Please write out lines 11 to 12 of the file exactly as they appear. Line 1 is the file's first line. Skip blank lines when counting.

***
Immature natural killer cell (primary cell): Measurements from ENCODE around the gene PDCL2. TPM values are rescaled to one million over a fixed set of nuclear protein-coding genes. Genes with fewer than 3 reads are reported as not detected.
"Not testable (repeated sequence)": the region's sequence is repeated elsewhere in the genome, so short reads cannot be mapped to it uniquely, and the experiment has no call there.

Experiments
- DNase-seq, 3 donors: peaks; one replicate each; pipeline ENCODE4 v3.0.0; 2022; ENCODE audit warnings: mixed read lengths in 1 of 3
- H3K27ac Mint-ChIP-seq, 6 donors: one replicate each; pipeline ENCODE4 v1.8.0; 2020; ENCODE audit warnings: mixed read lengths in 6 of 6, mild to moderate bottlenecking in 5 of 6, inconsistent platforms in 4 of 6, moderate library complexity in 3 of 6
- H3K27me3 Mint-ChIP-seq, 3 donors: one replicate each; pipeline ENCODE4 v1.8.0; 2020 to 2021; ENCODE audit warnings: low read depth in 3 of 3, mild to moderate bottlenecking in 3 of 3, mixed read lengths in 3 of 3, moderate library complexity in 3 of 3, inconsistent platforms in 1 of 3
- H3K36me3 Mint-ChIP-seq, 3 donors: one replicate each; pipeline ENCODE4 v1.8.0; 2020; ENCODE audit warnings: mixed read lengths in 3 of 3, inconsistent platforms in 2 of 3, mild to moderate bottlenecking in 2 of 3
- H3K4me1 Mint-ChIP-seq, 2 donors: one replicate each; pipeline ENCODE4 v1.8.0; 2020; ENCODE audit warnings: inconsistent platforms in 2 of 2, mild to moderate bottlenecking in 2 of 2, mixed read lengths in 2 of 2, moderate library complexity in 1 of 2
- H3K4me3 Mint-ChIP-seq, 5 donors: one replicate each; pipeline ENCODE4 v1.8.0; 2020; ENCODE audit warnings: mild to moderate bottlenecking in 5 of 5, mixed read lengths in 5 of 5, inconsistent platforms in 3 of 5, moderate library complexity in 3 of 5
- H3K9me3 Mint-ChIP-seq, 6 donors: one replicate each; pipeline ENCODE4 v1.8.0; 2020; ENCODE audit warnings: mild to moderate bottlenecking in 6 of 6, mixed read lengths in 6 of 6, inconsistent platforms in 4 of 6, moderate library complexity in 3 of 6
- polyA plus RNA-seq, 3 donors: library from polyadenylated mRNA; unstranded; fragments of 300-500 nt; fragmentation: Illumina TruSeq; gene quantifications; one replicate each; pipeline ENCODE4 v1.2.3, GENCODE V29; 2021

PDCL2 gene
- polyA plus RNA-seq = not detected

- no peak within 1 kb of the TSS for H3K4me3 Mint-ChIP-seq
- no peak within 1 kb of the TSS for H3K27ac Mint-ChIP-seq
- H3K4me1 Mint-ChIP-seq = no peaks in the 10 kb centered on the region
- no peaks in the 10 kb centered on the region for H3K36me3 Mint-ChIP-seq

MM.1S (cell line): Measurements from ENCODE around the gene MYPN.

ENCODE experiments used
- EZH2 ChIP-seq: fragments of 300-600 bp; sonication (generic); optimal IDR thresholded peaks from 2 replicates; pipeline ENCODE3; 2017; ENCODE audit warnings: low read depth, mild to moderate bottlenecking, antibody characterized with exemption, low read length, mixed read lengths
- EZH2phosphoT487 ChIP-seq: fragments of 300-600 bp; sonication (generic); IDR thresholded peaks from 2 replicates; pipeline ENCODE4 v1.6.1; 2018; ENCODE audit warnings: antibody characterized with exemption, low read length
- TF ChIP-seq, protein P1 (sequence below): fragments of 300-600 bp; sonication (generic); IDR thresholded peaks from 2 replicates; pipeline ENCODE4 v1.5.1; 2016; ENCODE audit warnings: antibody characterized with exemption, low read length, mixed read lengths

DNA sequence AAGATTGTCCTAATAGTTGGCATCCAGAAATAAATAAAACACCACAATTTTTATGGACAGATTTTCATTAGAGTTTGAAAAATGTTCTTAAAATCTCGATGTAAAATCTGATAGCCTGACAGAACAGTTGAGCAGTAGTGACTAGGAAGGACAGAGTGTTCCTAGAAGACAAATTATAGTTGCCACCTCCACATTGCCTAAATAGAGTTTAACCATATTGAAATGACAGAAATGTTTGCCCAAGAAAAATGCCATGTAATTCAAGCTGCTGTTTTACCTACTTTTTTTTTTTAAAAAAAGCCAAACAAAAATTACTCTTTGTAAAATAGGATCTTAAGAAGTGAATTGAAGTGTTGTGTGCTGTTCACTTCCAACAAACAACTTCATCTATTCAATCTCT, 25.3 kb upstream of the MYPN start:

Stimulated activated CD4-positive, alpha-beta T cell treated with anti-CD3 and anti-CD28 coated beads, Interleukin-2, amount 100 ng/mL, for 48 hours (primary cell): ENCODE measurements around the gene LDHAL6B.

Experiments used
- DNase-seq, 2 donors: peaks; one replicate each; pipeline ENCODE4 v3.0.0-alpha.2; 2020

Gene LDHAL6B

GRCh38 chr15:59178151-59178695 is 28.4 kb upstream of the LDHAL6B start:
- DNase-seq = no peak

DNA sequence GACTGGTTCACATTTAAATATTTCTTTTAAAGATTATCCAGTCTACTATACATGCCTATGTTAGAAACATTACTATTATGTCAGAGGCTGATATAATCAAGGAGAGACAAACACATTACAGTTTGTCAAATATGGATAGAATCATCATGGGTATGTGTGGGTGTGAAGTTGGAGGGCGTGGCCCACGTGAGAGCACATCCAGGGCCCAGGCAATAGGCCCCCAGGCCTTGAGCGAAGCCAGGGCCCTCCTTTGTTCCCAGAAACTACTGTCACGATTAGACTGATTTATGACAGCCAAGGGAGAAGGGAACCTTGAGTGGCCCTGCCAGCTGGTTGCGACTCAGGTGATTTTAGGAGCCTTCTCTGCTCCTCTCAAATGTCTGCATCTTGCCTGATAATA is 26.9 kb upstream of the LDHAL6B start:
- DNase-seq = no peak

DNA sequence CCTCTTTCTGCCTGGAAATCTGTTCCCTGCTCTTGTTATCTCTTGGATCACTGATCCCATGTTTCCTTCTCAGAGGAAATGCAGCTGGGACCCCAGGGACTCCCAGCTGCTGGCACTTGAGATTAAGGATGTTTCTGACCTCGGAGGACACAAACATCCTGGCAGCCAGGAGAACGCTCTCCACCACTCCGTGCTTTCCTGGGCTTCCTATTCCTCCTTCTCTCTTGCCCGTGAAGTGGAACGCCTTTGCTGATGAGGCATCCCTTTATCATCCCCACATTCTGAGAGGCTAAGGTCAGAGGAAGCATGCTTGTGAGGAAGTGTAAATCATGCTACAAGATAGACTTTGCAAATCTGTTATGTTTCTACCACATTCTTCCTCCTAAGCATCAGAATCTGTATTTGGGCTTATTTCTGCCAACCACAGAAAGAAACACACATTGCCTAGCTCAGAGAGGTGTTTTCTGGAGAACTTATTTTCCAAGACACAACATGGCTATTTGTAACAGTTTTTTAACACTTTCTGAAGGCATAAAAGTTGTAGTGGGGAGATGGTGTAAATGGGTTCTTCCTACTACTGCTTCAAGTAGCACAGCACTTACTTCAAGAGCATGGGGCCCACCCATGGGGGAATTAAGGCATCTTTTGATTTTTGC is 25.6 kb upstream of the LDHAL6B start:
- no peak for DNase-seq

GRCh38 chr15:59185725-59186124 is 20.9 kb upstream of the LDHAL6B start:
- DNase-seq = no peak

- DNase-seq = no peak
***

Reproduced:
- polyA plus RNA-seq, 3 donors: library from polyadenylated mRNA; unstranded; fragments of 300-500 nt; fragmentation: Illumina TruSeq; gene quantifications; one replicate each; pipeline ENCODE4 v1.2.3, GENCODE V29; 2021

PDCL2 gene